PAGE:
02 April 2010

The Descent of Jesus into Hell

While we remain sorrowful over the Passion and Death of Jesus we often overlook the joy felt by the righteous of the Old Testament who were waiting in Hell for their Redeemer to free them and bring them to Heaven. What it must have been like for St. Joseph to see Jesus again?  Or the one who "leapt in his mother's womb" when Mary who was carrying Jesus in her womb met her cousin Elizabeth?  To help understand the meaning of, He descendend into Hell, I quote the following from the Catechism of the Council of Trent.

First Part of this Article: "He Descended into Hell"

In the first part of this Article, then, we profess that immediately after the death of Christ His soul descended into hell, and dwelt there as long as His body remained in the tomb; and also that the one Person of Christ was at the same time in hell and in the sepulchre. Nor should this excite surprise; for, as we have already frequently said, although His soul was separated from His body, His Divinity was never parted from either His soul or His body.


As the pastor, by explaining the meaning of the word hell in this place may throw considerable light on the exposition of this Article, it is to be observed that by the word hell is not here meant the sepulchre, as some have not less impiously than ignorantly imagined; for in the preceding Article we learned that Christ the Lord was buried, and there was no reason why the Apostles, in delivering an Article of faith, should repeat the same thing in other and more obscure terms.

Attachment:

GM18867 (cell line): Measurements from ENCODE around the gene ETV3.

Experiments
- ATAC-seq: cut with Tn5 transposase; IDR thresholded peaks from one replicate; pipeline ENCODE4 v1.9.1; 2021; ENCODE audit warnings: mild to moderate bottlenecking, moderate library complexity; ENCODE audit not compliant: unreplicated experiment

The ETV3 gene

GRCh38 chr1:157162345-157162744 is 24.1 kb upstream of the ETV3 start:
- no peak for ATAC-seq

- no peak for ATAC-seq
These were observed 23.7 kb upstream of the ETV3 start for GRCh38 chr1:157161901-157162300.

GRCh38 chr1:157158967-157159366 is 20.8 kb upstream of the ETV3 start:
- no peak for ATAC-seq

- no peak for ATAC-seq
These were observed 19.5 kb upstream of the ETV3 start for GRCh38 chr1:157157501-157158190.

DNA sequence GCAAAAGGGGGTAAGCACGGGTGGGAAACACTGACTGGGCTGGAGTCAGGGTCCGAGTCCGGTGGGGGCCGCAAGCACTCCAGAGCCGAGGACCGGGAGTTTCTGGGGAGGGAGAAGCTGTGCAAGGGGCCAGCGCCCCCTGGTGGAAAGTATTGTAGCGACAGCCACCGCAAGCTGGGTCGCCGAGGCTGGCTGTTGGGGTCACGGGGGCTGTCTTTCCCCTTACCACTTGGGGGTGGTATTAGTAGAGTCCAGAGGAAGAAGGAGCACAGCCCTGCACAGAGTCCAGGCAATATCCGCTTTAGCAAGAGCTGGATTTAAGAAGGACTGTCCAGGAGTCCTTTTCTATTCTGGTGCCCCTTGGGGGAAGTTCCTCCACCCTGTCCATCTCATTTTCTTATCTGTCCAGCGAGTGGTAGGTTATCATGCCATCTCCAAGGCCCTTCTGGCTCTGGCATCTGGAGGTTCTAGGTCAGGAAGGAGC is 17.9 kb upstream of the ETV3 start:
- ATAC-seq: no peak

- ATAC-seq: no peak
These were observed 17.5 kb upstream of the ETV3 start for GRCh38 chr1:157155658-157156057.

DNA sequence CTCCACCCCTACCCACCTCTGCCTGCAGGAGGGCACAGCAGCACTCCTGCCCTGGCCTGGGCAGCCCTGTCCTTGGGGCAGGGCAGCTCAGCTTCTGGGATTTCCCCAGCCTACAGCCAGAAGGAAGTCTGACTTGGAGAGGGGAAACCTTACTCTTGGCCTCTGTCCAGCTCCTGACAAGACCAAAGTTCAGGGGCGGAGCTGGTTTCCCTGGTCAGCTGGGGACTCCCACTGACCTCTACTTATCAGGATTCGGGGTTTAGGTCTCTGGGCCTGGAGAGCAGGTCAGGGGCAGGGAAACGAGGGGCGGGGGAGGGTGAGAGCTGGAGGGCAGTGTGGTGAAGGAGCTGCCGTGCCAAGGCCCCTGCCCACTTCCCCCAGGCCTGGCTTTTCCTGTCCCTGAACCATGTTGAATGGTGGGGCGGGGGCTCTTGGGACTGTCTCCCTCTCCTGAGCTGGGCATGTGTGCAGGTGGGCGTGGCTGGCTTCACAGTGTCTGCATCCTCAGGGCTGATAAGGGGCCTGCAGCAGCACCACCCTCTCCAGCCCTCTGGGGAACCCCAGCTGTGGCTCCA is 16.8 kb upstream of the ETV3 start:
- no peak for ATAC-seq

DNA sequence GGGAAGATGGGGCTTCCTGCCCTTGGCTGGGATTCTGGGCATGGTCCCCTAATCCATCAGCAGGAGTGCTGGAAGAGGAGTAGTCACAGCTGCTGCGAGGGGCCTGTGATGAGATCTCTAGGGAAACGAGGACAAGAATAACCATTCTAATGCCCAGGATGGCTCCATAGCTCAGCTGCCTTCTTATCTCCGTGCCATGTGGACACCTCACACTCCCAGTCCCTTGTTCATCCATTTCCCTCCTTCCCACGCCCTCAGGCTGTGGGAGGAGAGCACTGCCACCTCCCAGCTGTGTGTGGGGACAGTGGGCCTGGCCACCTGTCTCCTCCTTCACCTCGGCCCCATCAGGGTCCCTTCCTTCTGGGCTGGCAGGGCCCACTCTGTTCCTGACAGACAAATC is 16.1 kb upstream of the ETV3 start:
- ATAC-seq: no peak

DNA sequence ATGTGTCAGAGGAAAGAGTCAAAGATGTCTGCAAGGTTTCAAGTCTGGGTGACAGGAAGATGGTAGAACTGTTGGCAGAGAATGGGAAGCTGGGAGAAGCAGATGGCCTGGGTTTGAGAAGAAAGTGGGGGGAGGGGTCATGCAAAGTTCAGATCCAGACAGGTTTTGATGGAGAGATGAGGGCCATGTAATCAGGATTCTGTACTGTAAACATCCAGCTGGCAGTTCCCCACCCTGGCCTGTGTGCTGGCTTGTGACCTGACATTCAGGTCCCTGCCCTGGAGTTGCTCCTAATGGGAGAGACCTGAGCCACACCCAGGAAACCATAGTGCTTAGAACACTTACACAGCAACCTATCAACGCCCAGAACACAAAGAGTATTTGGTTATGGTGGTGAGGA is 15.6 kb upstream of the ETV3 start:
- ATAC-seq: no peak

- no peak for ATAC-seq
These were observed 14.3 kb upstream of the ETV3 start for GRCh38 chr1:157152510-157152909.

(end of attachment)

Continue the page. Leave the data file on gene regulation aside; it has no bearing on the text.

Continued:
Hell, then, here signifies those secret abodes in which are detained the souls that have not obtained the happiness of heaven. In this sense the word is frequently used in Scripture. Thus the Apostle says: At the name of Jesus every knee shall bow, of those that are in heaven, on earth, and in hell; and in the Acts of the Apostles St. Peter says that Christ the Lord is again risen, having loosed the sorrows of hell.

Different Abodes Called Hell"

These abodes are not all of the same nature, for among them is that most loathsome and dark prison in which the souls of the damned are tormented with the unclean spirits in eternal and inextinguishable fire. This place is called gehenna, the bottomless pit, and is hell strictly so­called.

Among them is also the fire of purgatory, in which the souls of just men are cleansed by a temporary punishment, in order to be admitted into their eternal country, into which nothing defiled entereth. The truth of this doctrine, founded, as holy Councils declare,' on Scripture, and confirmed by Apostolic tradition, demands exposition from the pastor, all the more diligent and frequent, because we live in times when men endure not sound doctrine.

Lastly, the third kind of abode is that into which the souls of the just before the coming of Christ the Lord, were received, and where, without experiencing any sort of pain, but supported by the blessed hope of redemption, they enjoyed peaceful repose. To liberate these holy souls, who, in the bosom of Abraham were expecting the Saviour, Christ the Lord descended into hell.

"He Descended"

We are not to imagine that His power and virtue only, and not also His soul, descended into hell; but we are firmly to believe that His soul itself, really and substantially, descended thither, according to this conclusive testimony of David: Thou wilt not leave my soul in hell.